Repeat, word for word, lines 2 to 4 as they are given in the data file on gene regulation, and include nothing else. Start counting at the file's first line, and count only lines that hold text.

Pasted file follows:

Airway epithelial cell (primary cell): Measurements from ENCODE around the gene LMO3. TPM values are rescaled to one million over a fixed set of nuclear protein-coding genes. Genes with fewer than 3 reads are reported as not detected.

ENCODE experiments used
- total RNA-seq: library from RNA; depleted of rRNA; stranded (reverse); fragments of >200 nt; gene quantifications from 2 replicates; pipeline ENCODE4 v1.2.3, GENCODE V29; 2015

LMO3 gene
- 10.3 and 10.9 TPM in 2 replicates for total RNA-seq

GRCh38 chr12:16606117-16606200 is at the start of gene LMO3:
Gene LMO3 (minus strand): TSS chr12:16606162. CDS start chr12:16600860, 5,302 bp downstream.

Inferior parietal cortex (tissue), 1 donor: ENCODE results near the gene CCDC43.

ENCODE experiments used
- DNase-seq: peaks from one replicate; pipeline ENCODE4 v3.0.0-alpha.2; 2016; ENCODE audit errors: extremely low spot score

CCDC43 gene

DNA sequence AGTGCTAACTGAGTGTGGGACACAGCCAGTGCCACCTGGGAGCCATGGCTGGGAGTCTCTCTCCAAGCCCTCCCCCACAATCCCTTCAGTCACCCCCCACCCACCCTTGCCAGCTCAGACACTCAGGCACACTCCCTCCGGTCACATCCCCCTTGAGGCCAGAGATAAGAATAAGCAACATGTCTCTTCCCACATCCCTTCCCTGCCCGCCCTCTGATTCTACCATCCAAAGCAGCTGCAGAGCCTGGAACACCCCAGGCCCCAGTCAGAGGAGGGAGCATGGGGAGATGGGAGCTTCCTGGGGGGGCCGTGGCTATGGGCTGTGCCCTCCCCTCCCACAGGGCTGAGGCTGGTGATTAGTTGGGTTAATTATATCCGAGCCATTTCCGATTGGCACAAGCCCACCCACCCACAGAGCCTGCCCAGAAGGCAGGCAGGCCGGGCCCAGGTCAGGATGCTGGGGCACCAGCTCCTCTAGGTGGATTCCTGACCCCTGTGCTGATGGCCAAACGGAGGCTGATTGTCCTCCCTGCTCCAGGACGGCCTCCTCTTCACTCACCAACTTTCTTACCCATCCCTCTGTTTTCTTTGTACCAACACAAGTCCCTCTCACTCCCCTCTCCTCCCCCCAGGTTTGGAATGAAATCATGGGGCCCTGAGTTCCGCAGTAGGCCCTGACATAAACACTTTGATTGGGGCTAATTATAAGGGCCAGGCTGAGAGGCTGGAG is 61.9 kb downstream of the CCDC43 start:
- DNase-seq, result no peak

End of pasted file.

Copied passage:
ENCODE experiments used
- total RNA-seq: library from RNA; depleted of rRNA; stranded (reverse); fragments of >200 nt; gene quantifications from 2 replicates; pipeline ENCODE4 v1.2.3, GENCODE V29; 2015

LMO3 gene